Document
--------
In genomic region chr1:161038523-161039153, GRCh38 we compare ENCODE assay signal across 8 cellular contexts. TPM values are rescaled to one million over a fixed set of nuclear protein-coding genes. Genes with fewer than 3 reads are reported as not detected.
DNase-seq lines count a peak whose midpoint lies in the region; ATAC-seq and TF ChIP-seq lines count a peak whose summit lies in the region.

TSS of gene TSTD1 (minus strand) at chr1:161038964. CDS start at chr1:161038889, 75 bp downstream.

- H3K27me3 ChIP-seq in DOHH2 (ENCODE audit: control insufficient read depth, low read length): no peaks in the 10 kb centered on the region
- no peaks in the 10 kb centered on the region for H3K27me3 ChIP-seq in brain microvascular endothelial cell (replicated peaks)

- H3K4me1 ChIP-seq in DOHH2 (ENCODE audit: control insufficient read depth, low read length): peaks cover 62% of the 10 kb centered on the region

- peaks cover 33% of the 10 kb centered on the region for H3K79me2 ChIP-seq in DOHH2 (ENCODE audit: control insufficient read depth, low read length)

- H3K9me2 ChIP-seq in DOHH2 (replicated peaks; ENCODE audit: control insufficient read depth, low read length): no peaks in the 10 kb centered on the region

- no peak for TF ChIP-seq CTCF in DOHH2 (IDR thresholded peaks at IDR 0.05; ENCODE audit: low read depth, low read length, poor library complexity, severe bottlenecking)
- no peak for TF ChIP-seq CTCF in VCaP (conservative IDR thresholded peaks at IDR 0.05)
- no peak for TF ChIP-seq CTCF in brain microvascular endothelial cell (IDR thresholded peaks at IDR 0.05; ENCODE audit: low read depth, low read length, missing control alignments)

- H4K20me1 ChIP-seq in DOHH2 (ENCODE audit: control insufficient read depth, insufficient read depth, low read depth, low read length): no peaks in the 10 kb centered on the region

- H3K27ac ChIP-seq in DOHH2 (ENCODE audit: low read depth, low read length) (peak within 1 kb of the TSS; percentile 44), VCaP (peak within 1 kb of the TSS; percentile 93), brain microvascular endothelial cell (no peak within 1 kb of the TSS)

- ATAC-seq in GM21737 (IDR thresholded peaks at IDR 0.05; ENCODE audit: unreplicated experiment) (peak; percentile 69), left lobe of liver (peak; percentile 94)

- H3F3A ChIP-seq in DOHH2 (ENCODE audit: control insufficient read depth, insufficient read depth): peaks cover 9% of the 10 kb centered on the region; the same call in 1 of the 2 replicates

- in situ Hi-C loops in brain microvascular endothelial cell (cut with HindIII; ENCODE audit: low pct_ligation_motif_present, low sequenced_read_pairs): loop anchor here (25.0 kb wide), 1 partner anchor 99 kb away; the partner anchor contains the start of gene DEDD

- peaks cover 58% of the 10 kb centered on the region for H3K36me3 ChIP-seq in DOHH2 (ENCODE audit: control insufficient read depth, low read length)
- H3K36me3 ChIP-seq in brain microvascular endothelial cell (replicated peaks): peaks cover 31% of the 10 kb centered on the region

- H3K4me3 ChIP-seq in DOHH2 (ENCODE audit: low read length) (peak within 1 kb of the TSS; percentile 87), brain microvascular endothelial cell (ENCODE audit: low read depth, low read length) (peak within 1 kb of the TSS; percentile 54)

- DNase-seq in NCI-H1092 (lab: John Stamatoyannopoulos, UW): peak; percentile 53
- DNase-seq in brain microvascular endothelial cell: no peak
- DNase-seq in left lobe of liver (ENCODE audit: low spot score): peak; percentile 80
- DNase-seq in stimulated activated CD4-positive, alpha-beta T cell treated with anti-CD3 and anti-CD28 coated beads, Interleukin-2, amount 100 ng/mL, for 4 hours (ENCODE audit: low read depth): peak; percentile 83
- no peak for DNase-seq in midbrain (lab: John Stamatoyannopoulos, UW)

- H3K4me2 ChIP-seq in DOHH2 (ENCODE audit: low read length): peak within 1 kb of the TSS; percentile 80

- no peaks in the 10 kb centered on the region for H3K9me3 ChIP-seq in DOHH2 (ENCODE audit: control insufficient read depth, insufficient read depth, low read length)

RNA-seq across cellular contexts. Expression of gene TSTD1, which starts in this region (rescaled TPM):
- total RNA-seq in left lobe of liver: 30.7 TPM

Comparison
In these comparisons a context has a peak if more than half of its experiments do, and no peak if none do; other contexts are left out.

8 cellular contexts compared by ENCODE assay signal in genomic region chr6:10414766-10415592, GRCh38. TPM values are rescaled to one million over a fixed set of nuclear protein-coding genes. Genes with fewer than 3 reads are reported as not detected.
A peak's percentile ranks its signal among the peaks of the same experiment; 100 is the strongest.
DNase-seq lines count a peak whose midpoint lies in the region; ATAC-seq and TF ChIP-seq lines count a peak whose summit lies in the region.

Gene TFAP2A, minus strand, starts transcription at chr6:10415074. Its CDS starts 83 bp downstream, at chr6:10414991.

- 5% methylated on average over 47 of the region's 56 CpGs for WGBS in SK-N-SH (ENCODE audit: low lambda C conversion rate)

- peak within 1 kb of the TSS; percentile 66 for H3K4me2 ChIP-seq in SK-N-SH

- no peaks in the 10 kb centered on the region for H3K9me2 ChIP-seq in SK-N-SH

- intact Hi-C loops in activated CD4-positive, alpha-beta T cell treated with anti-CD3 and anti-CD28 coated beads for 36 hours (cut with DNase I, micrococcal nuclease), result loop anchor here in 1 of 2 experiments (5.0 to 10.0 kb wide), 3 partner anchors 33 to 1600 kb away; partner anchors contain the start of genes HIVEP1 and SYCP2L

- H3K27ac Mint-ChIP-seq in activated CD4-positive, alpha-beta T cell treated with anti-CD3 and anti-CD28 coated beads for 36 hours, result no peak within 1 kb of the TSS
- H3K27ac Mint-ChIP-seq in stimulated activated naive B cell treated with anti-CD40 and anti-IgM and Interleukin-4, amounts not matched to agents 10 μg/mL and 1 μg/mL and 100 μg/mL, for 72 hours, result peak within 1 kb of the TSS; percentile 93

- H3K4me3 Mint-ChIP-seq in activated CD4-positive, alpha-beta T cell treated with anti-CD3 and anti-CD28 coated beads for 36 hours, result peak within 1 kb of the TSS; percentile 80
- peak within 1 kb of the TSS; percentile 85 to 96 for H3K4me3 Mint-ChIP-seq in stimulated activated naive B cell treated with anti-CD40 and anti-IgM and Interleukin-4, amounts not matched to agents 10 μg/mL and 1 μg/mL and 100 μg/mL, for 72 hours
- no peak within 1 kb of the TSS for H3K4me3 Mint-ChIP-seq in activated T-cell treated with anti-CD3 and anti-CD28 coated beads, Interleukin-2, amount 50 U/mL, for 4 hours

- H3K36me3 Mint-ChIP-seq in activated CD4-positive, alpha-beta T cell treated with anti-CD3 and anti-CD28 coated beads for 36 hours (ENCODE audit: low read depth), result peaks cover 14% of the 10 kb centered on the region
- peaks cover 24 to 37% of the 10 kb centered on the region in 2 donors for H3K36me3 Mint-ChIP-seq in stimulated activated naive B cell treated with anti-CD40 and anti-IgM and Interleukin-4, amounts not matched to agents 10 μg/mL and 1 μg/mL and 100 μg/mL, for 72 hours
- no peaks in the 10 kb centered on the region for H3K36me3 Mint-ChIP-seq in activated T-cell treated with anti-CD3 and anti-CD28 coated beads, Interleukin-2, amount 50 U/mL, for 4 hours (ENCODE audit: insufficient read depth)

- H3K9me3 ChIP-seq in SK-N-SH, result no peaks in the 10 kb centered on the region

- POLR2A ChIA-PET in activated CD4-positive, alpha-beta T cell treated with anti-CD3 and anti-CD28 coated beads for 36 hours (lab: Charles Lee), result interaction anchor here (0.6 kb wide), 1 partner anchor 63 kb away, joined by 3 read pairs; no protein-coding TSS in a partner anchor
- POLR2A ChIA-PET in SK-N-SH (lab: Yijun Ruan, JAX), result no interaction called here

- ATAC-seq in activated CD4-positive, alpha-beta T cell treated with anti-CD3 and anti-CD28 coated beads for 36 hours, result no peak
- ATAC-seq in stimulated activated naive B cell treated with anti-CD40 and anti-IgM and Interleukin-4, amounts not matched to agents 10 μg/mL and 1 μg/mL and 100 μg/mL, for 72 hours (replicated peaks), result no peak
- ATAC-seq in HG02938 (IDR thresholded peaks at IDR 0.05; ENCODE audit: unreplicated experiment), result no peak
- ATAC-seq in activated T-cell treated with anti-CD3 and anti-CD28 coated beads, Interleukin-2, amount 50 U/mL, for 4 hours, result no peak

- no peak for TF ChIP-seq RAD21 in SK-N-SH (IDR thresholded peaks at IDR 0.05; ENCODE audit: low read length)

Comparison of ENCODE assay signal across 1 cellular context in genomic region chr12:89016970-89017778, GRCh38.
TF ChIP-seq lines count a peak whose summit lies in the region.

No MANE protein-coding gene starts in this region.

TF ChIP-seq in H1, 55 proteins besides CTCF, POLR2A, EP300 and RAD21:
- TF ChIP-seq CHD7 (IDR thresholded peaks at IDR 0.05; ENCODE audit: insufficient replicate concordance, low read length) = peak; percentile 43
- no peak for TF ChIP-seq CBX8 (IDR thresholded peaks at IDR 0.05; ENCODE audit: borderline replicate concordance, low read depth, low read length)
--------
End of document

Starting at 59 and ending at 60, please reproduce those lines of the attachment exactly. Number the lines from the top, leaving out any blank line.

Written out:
- TF ChIP-seq CHD7 (IDR thresholded peaks at IDR 0.05; ENCODE audit: insufficient replicate concordance, low read length) = peak; percentile 43
- no peak for TF ChIP-seq CBX8 (IDR thresholded peaks at IDR 0.05; ENCODE audit: borderline replicate concordance, low read depth, low read length)